Last call for continuous soybean crops

Continuous soys are tough on the soil, tough on yields and tough on the pocketbook. So why do we still plant them?

Many years ago, Ross Daily, the television host of “This Business of Farming” spoke at a county-level federation of agriculture meeting, and in the course of his speech congratulated growers on their six-year rotations. The audience was frankly bewildered until Daily offered an explanation to clear the confusion.

“You know what I’m talking about: soybeans-soybeans-soybeans-soybeans-soybeans, and then in the sixth year, you plant winter wheat,” said Daily, counting off the years on the fingers of his hand. “But during the winter, the wheat dies off, and you ask yourself, ‘What can I grow now? Oh yeah! — Soybeans!”

Following his presentation, the federation president thanked Daily for his sarcasm-laced lesson about continuous soybeans. When Daily suggested he had maybe exaggerated a little, the federation president replied bluntly, “Not as much as you’d like to think!”

It’s a reflection of what is now a bygone practice, particularly where convenience has been replaced with knowledge and new research into agronomic stewardship. But again, perhaps not as much as we’d like to think.

In 2013 and 2014, fall planting conditions for winter wheat in Ontario were poor enough to propel farmers into a second or perhaps even third year of soybeans, even though most growers today are fully aware of the dangers of two or three years of soybeans.

Message bears repeating

Continuous soybeans are not a good idea, especially in the era of glyphosate-resistant weeds (even if that risk seems potentially offset by the coming availability of the new dicamba-resistant Xtend technology).

“Everybody knows that it’s a bad decision to grow continuous soybeans for the obvious reasons,” says Horst Bohner, provincial soybeans specialist with the Ontario Ministry of Agriculture, Food and Rural Affairs. “It’s hard on the soil, hard on the soil structure, on organic matter, it removes a lot of nutrients and there’s a whole package of diseases and insects that build with continuous soybean production. Everyone knows they’re playing with fire, but it’s the issue of what might be the lesser of two evils.”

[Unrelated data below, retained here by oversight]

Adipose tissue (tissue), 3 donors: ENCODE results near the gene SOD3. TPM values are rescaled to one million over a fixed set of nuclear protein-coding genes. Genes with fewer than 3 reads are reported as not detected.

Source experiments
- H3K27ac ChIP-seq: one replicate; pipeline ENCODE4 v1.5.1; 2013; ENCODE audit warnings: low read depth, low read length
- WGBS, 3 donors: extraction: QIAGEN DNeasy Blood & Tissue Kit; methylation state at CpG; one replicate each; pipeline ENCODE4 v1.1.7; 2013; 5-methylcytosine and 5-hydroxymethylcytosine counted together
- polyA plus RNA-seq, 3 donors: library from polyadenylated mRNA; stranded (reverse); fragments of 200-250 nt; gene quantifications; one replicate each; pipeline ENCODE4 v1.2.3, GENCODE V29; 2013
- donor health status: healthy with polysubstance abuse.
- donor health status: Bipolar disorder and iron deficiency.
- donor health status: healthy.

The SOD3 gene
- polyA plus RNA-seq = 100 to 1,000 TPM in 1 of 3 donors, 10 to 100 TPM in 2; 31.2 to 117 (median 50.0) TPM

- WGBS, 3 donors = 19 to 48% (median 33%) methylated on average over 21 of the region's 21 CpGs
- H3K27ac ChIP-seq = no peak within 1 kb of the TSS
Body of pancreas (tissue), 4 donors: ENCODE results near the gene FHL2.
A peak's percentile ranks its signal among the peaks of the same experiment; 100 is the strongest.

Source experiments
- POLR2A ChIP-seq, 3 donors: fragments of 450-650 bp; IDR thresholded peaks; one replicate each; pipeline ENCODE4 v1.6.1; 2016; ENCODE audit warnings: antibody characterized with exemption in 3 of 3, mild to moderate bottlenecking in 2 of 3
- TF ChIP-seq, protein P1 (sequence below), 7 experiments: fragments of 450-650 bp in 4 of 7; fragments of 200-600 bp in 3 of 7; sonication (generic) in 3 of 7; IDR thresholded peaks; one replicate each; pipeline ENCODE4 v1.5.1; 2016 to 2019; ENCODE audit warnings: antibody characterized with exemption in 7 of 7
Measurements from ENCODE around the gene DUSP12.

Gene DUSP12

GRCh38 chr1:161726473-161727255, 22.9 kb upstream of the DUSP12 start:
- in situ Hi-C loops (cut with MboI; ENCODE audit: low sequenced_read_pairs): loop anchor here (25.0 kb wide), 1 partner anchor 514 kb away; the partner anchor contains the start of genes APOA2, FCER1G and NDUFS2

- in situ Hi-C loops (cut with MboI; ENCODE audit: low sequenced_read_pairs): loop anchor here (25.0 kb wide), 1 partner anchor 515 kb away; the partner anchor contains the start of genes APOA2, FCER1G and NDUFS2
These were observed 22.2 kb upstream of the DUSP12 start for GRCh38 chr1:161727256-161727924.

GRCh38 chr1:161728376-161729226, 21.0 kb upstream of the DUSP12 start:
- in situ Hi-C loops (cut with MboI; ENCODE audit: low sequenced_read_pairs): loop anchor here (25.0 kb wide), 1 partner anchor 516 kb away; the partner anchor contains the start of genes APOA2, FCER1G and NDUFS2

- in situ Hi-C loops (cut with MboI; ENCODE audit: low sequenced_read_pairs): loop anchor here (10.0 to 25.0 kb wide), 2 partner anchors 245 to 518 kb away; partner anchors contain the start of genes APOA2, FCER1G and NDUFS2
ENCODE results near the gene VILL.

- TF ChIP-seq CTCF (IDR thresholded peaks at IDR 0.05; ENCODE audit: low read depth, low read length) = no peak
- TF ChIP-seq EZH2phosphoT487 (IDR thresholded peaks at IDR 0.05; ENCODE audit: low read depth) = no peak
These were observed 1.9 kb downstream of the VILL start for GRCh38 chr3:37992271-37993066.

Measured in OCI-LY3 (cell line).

Bohner likens it to speeding on a major highway. Driving at 30 km/h over the posted speed limit might be something you have to do short term, to pass, for instance. But the longer you do it, the greater the chance that something catastrophic will occur. The same is true with soybeans: the more consecutive years of soybeans, the higher the frequency and potential for several different management challenges, particularly pest or disease issues such as soybean cyst nematode or white mould.

Despite growth in eastern and parts of northern Ontario, soybean production is more likely to plateau in the next few years.

Despite growth in eastern and parts of northern Ontario, soybean production is more likely to plateau in the next few years.
photo: Supplied

Yet continuous cropping is not a practice that Bohner believes growers do light-heartedly. Instead, it’s an option in a wet or hard-to-plant fall, or as a hedge against lower corn prices.

So while Bohner believes the prospect of using dicamba blended with glyphosate will put many growers into a better position to manage weed-resistance issues through the reintroduction of Group 2 chemistries, it won’t be enough to convince them to get back into continuous soybeans.

Besides, there’s also another shift he’s witnessing.

“I actually see a trend back to some conventional varieties by those growers who have resistance problems because they say that they need to use different chemistries anyway,” Bohner says. “And the cost of glyphosate-resistant seed is relatively high, so they’re saying, ‘Why not just save my input dollar on the seed if I have to spend it on the herbicide anyway?’”